22152637 - Notes - on - Ship - Handling

22152637 - Notes - on - Ship - Handling

(Parte 1 de 6)

1THE PIVOT POINT 1 to 6
2SLOW SPEED CONTROL 1 to 14
3TURNING 1 to 12
4THE EFFECTS OF WIND 1 to 17
5ANCHOR WORK 1 to20
6INTERACTION 1 to 14
7THE USE OF TUGS 1 to 42
8THE USE OF BOW THRUSTERS 1 to 2
9SPECIAL PROPELLERS AND RUDDERS 1 to 15
10TWIN SCREW WORK 1 to 14
1SHIP TO SHIP OPERATIONS 1 to 6

Chapter Pages Introduction i to i

APPENDICES 1. SBM OPERATIONS 1 to 20

Unless stated otherwise each example assumes a ship on even keel in calm conditions and still water. In this situation no forces are involved and the ship has its centre of gravity approximately amidships.

Figure 1-1 Pivot point - stopped

Making Headway

Two forces now come into play, firstly the forward momentum of the ship and secondly, longitudinal resistance to forward momentum, created by the water ahead of the ship. These two forces must ultimately strike a balance and the pivot point moves forward. As a rough guide it can be assumed that 25% of the ships forward momentum, at constant speed, is spent in overcoming longitudinal resistance and the pivot point will be approximately 1/4L from forward.

Figure 1-2 Pivot point - making headway

Making Sternway

The situation is now totally reversed, the momentum of sternway must balance longitudinal resistance, this time created by the water astern of the ship. The pivot point moves aft and establishes itself approximately 1/4L from the stern.

Although not intended, some publications may give the impression that the pivot point moves right aft with sternway. This is clearly not correct and can sometimes be misleading. It should also be stressed that other factors such as acceleration, shape of hull and speed may all affect the position of the pivot point. The arbitrary figures quoted here however, are perfectly adequate for a simple and practical working knowledge of the subject.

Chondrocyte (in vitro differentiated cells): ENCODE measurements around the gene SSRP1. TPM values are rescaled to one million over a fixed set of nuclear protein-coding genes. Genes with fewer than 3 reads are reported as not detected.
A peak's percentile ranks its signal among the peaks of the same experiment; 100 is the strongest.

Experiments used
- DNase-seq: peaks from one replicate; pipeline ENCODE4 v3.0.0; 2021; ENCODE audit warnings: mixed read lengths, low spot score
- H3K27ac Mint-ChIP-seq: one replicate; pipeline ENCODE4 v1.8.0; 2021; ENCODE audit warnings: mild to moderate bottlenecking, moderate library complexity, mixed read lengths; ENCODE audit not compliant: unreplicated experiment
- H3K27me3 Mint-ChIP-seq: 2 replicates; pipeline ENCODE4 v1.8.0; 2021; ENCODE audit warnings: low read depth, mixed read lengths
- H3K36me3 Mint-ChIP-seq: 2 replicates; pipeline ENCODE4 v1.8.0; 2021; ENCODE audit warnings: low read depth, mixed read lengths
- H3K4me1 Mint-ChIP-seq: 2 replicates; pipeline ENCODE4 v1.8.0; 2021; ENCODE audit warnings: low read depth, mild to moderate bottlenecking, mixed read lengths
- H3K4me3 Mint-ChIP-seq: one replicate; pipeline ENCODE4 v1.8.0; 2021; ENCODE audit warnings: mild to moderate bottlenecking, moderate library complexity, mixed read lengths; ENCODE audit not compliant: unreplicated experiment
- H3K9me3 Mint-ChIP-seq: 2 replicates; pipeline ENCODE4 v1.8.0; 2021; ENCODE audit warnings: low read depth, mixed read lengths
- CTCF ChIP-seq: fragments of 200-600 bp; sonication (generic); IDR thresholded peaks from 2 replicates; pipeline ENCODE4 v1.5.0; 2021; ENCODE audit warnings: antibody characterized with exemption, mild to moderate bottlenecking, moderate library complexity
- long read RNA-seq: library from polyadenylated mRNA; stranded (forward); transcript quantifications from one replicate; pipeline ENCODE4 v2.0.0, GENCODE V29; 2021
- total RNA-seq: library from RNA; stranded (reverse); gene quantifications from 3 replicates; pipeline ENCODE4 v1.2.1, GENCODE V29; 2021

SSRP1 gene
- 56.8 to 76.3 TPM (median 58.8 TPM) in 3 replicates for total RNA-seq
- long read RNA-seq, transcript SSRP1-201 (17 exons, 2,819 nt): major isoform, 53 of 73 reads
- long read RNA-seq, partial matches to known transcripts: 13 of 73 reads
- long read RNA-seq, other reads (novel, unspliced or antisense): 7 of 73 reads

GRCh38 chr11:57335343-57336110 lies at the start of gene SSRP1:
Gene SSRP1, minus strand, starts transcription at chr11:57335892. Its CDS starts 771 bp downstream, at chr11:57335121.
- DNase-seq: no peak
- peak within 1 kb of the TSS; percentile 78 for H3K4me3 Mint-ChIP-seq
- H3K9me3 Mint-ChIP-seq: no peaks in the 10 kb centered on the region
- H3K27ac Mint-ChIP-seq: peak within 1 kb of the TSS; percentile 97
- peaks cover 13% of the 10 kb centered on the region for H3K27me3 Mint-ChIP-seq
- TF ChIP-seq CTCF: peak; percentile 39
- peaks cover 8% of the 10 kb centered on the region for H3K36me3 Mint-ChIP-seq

Figure 1-3 Pivot point - making sternway Notes on Shiphandling 3 Pivot Point

Turning Levers and Moments

More important perhaps, than the position of the pivot point, is the effect its shifting nature has upon the many turning forces that can influence a ship. These are rudder force, transverse thrust, bow thrust, tug force, interactive forces and the forces of wind and tide.

Vessel Stopped

If we look at the ship used in our example, we can see that it has a length overall of 160 metres. It is stopped in the water and two tugs are secure fore and aft, on long lines, through centre leads.

If the tugs apply the same bollard pull of say 15 tonnes each, it is to a position 80m fore and aft of the pivot point.

Thus two equal turning levers and moments of 80m x 15t (1200tm) are created resulting in even lateral motion and no rate of turn.

Figure 1-4 Turning levers - vessel stopped Pivot Point 4 Notes on Shiphandling

Making Headway

With the ship making steady headway, however, the pivot point has shifted to a position 40m from the bow. The forward tug is now working on a very poor turning lever of 40m x 15t(600tm), whilst the after tug is working on an extremely good turning lever of 120m x 15 t (1800tm).

This results in a swing of the bow to starboard.

Figure 1-5 Turning Levers: Making Headway. Notes on Shiphandling 5 Pivot Point

Making Sternway

The efficiency of the tugs will change totally when the ship by contrast makes sternway. Now the pivot point has moved aft to a position 40m from the stern. The forward tug is working on an excellent turning lever of 120m x 15t(1800tm) whilst the after tug has lost its efficiency to a reduced turning lever of 40m x 15t(600tm).

This now results in a swing of the bow to port.

Figure 1-6 Turning Levers : Making Sternway

This simple method can also be used to obtain a basic knowledge of rudder, propeller and thruster efficiency, effect of wind, trim, interaction and tug positioning. In each Session that discusses those particular subject areas and in practical exercises in the manned models, it is the basis of all analysis!

Pivot Point 6 Notes on Shiphandling

General

The estimation of speed and knowing when to reduce speed when approaching a berth is not always easy and confidence can only come with experience. On very large ships, such as VLCCs, some guidance may be available from reliable doppler logs, but on many ships a doppler log is not available. In any case, total reliance upon instrumentation is not wise and is no substitute for experience. A pilot jumping from one ship to another, sometimes several during one duty period, has to develop a "feel" for the type of ship he boards and con "by the seat of his pants."